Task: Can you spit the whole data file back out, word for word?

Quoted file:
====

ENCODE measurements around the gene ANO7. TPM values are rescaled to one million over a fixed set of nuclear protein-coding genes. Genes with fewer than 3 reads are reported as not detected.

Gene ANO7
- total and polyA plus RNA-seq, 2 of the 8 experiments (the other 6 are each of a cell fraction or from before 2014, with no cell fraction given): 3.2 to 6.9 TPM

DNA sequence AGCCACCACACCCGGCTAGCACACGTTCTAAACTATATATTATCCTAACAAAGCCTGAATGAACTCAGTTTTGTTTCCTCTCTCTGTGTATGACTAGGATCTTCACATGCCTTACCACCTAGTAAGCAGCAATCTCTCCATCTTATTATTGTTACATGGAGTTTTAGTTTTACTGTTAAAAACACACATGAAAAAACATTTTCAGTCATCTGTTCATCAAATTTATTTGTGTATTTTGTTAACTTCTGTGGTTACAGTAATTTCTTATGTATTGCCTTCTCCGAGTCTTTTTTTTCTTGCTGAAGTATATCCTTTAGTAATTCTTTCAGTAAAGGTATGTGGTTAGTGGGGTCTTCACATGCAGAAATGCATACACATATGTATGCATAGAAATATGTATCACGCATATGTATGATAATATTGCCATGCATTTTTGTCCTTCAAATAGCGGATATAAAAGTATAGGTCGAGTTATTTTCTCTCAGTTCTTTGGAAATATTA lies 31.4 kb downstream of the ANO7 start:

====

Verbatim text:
ENCODE measurements around the gene ANO7. TPM values are rescaled to one million over a fixed set of nuclear protein-coding genes. Genes with fewer than 3 reads are reported as not detected.

Gene ANO7
- total and polyA plus RNA-seq, 2 of the 8 experiments (the other 6 are each of a cell fraction or from before 2014, with no cell fraction given): 3.2 to 6.9 TPM

DNA sequence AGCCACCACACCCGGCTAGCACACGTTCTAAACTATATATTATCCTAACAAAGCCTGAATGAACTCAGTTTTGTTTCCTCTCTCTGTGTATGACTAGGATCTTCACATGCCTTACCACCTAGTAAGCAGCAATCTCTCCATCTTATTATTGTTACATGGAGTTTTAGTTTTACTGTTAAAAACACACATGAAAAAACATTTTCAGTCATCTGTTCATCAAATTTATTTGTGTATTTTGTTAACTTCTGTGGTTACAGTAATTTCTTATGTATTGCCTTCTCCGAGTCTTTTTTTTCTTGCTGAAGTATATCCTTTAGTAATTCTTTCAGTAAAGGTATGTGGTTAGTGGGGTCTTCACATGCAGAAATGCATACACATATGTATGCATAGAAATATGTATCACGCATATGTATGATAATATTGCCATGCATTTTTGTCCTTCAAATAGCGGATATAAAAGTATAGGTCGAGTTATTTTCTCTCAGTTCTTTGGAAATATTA lies 31.4 kb downstream of the ANO7 start: